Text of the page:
Thursday, March 15, 2012

10 years of Denver

Today, my son is 10 years old. I'm taking this moment to reflect on how far he has come in such a short time. I've often referred to him as my little hero and you are about to read why.

Denver has Asperger's (now classified as "Autism") with hyperactive tendencies, social difficulties and sensory issues. Despite his challenges he has always met them head on (sometimes literally). These are some of the greatest memories and achievements as they come to my mind today.

-Where's my buddy?: This was his favorite toddler game. When he started to talk (as he did early on) I would come to get him out of his crib, look around the room, and ask, "Where's my buddy?". He would pipe up all bright smiles, "Here I am!"

-Premature: He was born almost three months premature at 2lbs. Still he came out screaming and only had to be on oxygen once for less than a day. He gained weight quickly and showed us he was ready to be in our big world.

-He learned to crawl and walk early.

-Hydrocephalus: It was mild and self corrected before he was four.

-He had obsessive organization of objects early as well. If something were moved it would upset him greatly.

-Poopie Picasso: Dirty diapers would get smeared on walls thanks to texture sensory issues. If there's any phase I'm truly thankful to have survived, it's this one. As a toddler he had to be put in footie jammies with several safety pins to try and block the zipper. He still got through them sometimes (little escape artist). I can't recall how many times I had to scrub his bedroom walls.

-No boundaries: Nothing stopped him if he wanted something. I remember mornings getting up and finding the contents of the refrigerator all over the floor, pet rats set loose and all during ages of 2 and 3. I once found him on top of the refrigerator eating Cheerios. We also got up to find him sitting in our 30 gallon aquarium with the four pet rats we had (and the aquarium was up on a high stand). He climbed chairs for that trick. He also took apart all manner of "childproof" doorknobs or latches.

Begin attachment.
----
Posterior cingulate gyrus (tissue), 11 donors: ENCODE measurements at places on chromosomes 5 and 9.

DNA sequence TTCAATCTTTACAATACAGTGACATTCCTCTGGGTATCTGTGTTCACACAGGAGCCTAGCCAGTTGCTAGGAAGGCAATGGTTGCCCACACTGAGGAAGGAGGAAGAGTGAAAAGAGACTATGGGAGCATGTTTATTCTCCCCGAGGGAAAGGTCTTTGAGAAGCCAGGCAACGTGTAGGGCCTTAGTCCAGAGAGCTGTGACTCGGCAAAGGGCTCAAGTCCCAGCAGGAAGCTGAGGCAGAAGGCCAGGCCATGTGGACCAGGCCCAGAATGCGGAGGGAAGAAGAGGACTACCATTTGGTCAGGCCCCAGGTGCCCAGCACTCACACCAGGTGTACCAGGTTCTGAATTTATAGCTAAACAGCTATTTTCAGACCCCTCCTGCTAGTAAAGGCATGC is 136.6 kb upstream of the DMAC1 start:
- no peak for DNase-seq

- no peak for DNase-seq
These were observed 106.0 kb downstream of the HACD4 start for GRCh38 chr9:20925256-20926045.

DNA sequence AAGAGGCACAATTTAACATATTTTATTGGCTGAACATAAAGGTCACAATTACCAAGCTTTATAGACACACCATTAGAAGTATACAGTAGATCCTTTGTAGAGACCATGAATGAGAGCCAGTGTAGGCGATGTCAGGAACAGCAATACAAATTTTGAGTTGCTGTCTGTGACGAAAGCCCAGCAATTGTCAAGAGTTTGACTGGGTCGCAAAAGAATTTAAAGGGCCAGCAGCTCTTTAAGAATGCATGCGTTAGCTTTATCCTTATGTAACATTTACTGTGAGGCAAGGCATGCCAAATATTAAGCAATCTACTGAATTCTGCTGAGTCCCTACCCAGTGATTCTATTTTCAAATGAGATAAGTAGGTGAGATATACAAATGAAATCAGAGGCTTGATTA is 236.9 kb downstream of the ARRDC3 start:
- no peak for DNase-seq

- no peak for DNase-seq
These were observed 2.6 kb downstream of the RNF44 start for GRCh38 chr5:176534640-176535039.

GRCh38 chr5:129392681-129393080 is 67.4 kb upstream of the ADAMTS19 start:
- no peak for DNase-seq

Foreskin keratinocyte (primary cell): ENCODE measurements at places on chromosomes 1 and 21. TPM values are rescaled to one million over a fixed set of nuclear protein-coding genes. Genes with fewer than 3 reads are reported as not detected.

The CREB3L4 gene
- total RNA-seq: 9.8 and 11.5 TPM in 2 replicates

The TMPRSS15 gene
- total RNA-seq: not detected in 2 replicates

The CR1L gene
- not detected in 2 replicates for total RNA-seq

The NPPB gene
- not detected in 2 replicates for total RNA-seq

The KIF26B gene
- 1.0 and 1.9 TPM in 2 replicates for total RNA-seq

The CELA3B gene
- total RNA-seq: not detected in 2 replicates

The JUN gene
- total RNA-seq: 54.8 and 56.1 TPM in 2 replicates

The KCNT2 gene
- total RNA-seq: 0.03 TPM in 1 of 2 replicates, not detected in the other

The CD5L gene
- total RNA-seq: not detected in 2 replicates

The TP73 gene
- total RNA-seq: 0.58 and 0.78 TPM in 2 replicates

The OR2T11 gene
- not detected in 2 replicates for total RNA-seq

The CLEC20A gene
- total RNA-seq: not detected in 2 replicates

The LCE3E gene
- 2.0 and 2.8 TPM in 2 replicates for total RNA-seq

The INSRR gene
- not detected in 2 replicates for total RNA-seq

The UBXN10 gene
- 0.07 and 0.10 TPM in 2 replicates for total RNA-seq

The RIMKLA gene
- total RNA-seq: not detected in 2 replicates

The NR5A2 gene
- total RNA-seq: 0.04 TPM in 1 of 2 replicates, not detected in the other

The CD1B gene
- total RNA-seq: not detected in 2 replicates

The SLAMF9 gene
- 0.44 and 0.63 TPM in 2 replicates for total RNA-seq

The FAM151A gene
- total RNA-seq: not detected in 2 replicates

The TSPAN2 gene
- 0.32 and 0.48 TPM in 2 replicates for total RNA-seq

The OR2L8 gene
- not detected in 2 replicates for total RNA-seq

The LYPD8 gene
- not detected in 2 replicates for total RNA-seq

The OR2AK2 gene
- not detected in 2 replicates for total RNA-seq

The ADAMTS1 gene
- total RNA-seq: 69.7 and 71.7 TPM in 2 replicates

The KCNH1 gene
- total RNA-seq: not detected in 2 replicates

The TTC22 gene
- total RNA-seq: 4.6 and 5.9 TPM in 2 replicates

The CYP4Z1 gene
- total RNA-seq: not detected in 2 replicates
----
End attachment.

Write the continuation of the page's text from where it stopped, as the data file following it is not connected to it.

-No pain: He developed a sense of pain late. He broke his toe by snagging it in a bit of carpet and falling. We didn't know it was broken until we saw it swell up and turn purple. He also took to taking a running start and slamming his head into his (thankfully hollow) bedroom door. He succeeded in making many holes in that door and one wall.

-Pain: When he did develop pain sensory he explored it in odd ways. His mother sat on a hornet on the couch and it stung her. Seeing what happened as she jumped up and yelled, Denver promptly moved over and plopped down on the hornet himself. The most notable accident that he didn't intend was jumping off his bed into a pile of blankets. In the pile was a die cast airplane that stabbed into his foot. He had to go to the ER for that one.

-Head banging heartache: He had fits as a toddler where nothing could console him. He would bang his head furiously on the floor and have to be held. While being held he would bite and scratch in his blind fury. The only way to calm  him was to cover him with a blanket. I'll never forget how he looked at me one day as I held him and said, "Daddy, why can't I stop?" He had to start wearing a helmet and did so for a full year (at least).

-Potty training: Despite our best efforts, he didn't potty train until Kindergarten when he saw other children using the potty. Just after that we moved to Wisconsin.